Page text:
The National Parks Conservation Association recently launched a public service advertising campaign to raise awareness of conservation efforts and the struggles of the national parks to sustain themselves. There is a series of three gorgeous blueprint diagrams -- Delicate Arch at Arches National Park, Yosemite Falls in Yosemite National Park, and a giant Sequoia tree in Sequoia National Park (pictured here) -- each stamped "It's not like we can make new ones."
They've also put up streaming video ads from Jerry Seinfeld, Allan Houston, Walter Cronkite, Richard Dreyfuss and Morgan Freeman, all of whom donated their time to the cause. You can get more information on broadcasting and publicizing these ads in your community here.
Tip's off to whoever came up with this design. Really clever, very well-executed.
This ad campaign contradicts itself. It says we can't make any more, then shows how we can. It would be better if it could underline the true unmanufactured quality of the parks.
Over on BLDGBLOG, commentors have pointed out that Delicate Arch is delicate enough that the NPS is passively debating whether or not to reinforce it in some way. So there is irony.
Note also that if you register your car in Washington state, you can get special super-nifty license plates benefiting various park projects, including the Washington National Park Foundation, whose mandate is similar to NPCA. Other states probably have similar license programs. This program ties tab renewal to charitable giving, for a variety of causes... When you renew you have to make another donation. I'd like to see more non-profits using this program, giving drivers a wider range of causes to support.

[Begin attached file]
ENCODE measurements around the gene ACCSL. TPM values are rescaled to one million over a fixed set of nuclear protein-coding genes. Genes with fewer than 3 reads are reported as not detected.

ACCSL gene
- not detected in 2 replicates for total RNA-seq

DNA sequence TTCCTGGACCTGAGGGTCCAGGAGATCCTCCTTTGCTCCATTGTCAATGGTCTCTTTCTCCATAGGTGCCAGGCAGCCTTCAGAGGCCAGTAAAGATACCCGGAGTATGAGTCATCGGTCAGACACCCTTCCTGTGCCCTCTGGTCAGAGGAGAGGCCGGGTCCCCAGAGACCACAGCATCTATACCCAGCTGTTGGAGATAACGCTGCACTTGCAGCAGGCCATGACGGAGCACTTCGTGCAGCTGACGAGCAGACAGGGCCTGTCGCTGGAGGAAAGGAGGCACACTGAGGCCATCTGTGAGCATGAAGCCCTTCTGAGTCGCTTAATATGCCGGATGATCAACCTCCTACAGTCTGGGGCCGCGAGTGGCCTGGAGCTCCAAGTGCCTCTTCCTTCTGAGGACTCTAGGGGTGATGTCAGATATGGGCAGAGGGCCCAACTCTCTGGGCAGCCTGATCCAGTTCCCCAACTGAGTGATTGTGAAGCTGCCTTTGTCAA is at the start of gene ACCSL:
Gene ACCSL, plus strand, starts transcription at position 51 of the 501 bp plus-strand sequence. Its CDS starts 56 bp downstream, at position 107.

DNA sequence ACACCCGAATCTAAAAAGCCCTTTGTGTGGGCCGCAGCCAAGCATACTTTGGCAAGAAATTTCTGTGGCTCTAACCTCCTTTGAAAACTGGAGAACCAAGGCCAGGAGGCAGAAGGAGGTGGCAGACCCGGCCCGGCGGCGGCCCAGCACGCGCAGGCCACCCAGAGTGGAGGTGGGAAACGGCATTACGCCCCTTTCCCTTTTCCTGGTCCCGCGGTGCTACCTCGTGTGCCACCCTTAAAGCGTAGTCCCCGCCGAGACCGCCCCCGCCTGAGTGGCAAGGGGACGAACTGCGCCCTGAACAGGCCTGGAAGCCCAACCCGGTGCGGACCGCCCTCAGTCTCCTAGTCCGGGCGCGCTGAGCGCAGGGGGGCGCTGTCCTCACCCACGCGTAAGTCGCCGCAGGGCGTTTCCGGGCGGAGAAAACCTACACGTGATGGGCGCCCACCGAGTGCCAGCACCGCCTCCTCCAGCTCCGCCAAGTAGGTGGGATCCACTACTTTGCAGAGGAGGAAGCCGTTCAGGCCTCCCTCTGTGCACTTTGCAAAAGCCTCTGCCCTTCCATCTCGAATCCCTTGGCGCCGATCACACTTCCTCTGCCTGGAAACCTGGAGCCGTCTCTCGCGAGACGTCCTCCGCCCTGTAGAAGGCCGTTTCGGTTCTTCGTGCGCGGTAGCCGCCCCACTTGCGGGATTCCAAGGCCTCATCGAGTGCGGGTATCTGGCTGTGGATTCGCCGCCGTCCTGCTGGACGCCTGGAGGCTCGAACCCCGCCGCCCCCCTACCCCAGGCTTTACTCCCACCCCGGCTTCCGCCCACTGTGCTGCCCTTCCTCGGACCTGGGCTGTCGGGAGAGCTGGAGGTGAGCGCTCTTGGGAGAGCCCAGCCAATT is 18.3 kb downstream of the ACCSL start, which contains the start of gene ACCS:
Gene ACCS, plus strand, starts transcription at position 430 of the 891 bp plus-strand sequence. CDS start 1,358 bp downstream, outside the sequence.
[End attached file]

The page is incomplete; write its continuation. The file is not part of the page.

I actually disagree, Paul. I think the point here in creating a blueprint for manufacturing a giant sequoia is not to demonstrate to viewers that you *can* make a new one by following this diagram. I hear what you are saying about the irony of potentially reinforcing Delicate Arch by human-created means, but I actually don't think that undermines the irony here.
In my mind, there is a difference between bolstering a weakened structure and believing that somehow if we wipe our our ancient forests, we can just slap together some new trees and mass produce what's been lost. Maybe it's silly to reinforce the arch if its natural course would be collapse, but I think these ads are poignant and spot-on.
I think it's really catchy!
I also think it's very real and helpful